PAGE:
• Local knowledge. I agree wholeheartedly on your proposal of replicating the unMonastery concept in African cities. It all critically depends on the input of changemakers and innovators in the local population. Even when it might all still be called "Edgeryders", I think we European Edgeryders don't have much to offer, as we don't know the specifics of problems in Africa and how to solve them. But we are eager to learn, and also would be more than happy to come over and help out with some tech and organizational know-how where it's desired. (For example, I work on a huge collection of free and open source physical products for all areas of life, calling this EarthOS.)
  • System D. In my understanding, one thing is much better for "changemakers from the edge" in (at least many) African countries than it is in Europe: you don't have to ask so much for permission. While in Europe, all economic and other activity is heavily (over)regulated, the ubiquitous informal economy ("system D") in many African states is just the opposite. Maybe that's something to take advantage of when applying the unMonastery concept to African cities: I guess it should not be that much of a multi-stakeholder approach with instiutions, academics, government etc.. More like just getting together and starting to get things done, making agreements and collaborations only when attracting some attention with the provided solutions ...

If you want to create Edgeryders Africa, please just go ahead :slight_smile: No need to ask for permission for anything. You can get a dedicated area of this website for it as well (either a group such as this one, and / or a “minisite” that looks more like a traditional homepage). You can contact me if you need help with that, since I’m kind of managing the tech of this website.

Opportunity to focus attention

Hi Lindy,

I think you’re right about the need for a pan African p2p network. One which is both very plugged into the local context and part of a global p2p network. And very solutions oriented as in “we know there are problems and we’re creative enough to fix them, let’s just get on with the work that needs to be done, p2p”.

The way to go is to define something you want to achieve, break it down into milestones and figure out how people can contribute if they have 5 minutes to space, 1 hour, a day or a week. Concrete actionables. Then talk, email, phone, FB and twitter your existing personal network with calls to action. In doing this is it is  helpful to have a focus, aim if you like, expected deliverables and deadlines to keep upp the energy. Other members of the community are happy to help if you are in the driving seat and people see that you are active in terms of drawing in people to work on initiatives with you in South Africa. If you want we can have a google hangout where we play around with ideas and maybe come up with a roadplan together if you want.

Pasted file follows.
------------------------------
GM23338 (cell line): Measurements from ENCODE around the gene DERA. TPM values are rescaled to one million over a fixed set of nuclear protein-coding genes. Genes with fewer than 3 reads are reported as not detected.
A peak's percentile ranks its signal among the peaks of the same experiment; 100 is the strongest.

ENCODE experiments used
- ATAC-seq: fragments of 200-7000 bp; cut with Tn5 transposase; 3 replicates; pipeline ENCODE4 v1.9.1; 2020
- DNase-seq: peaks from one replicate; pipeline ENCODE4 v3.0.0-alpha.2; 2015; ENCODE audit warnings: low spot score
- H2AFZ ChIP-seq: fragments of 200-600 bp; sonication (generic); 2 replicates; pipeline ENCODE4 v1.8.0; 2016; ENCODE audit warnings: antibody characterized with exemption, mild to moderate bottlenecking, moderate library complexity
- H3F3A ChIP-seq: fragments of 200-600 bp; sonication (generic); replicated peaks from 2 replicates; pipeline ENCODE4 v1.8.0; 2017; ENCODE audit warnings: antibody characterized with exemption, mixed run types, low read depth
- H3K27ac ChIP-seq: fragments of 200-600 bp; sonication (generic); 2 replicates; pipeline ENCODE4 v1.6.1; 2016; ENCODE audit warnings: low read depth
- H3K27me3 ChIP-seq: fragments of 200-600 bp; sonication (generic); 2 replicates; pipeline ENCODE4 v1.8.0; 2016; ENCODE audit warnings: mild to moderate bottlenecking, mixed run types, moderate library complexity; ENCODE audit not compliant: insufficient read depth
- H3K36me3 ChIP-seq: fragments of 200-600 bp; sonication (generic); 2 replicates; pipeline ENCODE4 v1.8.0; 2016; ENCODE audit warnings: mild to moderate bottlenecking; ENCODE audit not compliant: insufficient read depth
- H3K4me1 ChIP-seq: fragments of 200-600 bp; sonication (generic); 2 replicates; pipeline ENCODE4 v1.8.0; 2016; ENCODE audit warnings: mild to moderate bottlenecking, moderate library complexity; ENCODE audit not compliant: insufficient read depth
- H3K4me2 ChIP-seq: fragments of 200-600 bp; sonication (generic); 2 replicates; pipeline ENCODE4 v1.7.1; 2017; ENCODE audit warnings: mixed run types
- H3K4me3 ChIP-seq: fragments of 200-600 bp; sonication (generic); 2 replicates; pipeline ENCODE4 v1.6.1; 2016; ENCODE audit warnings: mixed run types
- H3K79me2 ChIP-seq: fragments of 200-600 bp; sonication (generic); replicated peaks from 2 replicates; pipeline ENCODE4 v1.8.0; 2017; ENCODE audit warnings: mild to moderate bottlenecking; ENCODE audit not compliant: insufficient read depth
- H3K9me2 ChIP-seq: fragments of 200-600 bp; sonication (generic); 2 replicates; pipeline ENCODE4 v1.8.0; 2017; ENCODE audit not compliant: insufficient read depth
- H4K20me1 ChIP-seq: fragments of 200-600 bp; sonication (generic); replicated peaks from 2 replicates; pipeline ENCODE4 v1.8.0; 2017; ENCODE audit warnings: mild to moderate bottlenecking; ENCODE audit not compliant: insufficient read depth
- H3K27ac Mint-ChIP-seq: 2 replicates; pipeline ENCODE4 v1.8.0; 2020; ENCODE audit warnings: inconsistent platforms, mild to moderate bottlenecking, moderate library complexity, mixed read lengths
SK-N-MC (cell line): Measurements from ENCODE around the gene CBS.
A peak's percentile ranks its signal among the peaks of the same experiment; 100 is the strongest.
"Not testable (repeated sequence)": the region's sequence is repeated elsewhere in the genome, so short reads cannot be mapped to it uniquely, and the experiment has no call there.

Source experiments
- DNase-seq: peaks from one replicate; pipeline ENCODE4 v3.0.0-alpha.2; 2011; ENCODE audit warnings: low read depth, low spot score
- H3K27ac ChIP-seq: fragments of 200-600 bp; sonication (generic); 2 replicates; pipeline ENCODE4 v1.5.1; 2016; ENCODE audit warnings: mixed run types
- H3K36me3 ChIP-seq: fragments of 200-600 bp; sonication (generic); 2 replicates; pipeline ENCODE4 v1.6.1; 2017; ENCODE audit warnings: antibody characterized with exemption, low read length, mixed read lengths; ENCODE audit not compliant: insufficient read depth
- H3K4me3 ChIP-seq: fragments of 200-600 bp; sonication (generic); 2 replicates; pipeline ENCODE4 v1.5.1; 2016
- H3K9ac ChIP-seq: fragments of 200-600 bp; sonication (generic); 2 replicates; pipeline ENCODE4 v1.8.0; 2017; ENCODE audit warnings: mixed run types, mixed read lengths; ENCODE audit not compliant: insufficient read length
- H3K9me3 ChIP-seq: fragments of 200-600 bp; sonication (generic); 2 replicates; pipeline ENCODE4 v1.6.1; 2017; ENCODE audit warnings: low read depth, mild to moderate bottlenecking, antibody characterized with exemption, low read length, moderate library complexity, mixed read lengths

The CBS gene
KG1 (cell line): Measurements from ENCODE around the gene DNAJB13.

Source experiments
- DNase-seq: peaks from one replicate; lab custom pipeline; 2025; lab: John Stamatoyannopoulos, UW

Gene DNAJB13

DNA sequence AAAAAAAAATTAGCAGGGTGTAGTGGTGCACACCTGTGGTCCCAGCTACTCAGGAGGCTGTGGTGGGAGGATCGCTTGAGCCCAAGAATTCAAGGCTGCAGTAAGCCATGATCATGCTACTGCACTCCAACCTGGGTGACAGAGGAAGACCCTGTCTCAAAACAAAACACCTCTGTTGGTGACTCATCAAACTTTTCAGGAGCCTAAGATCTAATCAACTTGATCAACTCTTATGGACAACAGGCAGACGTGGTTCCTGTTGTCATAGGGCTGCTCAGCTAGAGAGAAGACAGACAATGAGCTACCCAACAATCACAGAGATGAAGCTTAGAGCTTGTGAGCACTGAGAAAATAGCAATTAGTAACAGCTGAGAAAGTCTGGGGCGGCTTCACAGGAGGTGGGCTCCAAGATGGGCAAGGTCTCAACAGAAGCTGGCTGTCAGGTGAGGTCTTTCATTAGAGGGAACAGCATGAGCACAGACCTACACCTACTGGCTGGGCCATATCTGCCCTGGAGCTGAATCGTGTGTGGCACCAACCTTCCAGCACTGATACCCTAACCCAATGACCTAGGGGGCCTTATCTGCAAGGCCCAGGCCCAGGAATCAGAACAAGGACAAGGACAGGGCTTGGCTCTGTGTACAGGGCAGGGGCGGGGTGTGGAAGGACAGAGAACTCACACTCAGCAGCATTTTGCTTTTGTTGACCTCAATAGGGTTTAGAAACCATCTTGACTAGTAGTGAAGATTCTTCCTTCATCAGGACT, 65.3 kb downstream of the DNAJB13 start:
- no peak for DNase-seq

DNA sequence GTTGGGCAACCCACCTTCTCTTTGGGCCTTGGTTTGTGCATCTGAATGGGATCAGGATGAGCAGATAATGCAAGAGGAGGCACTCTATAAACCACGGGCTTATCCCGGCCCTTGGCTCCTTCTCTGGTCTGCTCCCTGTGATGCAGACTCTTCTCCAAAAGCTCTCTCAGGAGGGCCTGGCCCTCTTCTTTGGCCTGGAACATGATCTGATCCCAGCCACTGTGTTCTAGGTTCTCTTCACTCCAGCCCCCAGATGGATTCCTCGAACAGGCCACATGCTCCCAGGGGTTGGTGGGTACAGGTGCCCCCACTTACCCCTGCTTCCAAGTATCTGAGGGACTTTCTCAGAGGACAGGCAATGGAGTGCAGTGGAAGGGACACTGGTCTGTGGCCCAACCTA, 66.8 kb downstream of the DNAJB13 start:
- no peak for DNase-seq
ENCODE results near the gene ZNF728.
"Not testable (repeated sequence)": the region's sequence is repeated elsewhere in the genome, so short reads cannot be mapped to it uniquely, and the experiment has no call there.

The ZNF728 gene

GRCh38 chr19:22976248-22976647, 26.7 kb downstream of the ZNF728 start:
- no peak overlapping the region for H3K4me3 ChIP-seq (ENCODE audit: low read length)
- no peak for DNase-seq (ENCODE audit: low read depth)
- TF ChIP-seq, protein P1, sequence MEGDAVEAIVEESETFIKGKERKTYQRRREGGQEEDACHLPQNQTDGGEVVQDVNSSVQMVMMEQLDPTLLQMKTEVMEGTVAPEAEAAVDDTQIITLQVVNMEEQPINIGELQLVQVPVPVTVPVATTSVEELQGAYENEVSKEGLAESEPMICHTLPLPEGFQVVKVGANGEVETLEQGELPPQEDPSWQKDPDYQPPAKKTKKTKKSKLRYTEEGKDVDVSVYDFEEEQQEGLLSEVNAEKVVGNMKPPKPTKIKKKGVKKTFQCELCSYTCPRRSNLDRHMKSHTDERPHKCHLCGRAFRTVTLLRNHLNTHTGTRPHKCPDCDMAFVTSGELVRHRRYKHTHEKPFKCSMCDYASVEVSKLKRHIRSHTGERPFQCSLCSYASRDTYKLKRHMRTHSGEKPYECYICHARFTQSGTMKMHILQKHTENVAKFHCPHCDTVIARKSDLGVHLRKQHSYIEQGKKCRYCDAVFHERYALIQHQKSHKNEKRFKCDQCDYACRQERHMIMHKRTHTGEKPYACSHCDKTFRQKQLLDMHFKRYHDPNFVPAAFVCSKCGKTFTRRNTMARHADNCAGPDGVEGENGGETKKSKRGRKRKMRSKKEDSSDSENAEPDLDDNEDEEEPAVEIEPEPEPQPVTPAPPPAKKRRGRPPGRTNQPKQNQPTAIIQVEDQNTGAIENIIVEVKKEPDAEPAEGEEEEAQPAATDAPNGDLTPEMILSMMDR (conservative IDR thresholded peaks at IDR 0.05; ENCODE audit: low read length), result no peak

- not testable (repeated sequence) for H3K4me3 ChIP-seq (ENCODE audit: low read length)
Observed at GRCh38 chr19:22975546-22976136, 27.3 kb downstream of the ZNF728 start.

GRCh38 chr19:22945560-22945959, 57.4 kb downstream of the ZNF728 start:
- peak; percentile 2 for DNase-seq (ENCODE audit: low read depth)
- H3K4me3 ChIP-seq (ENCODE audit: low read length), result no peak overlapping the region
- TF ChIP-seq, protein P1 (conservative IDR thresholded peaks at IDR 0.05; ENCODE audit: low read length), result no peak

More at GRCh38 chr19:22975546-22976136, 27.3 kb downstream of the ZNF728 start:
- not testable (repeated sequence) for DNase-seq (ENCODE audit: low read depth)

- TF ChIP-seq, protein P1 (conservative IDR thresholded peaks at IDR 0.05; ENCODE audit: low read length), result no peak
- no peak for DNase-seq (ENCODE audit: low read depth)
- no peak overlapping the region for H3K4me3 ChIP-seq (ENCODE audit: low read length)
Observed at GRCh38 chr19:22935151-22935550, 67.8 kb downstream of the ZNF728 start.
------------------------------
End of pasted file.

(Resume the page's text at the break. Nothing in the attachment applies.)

Competitions can be a way to get started because they have focus, deadline and built in incentive to start building the network. I was contacted and encouraged to involve Edgeryders in something called Making All Voices Count. If you think it’s interesting and want to drive the outwards engagement let’s talk about how we could help. Deadline for submitting an entry is next week though so it would have to be in the next 3-4 days…

Learning from each other

And welcome from me too, [Lindy]! I’m Alberto, one of the people that started Edgeryders back in 2011.

We’ll support you and Edgeryders Africa as best we can. Just the name gives me the shivers! That said, I recommend we do not try and build two separate communities, but a global one. When we started the original Edgeryders exercise, the Council of Europe suggested setting up different exercises in different countries: I fought back, claiming that people in, say, Ukraine would be absolutely delighted to be in the same (virtual) room as their peers in Ireland, working away at big, scary problems that concern everyone. I now see the potential for adopting the same approach on a global scale, with African edgeryders being able to call in help from Europe right from the get go – and viceversa!

An example is right there: Nadia’s proposal of working on Making All Voices Count could be best pulled off by an African-European collaboration. Nadia herself can provide you with a liaison to the organizers (in Sweden); the unMonastery group has tons of materials (written, images, even video) that can be reused in the application; Edgeryders LBG can claim expertise on how to do citizen engagement “from the edge”; you know the local context. It makes for a strong alliance, don’t you think? :slight_smile: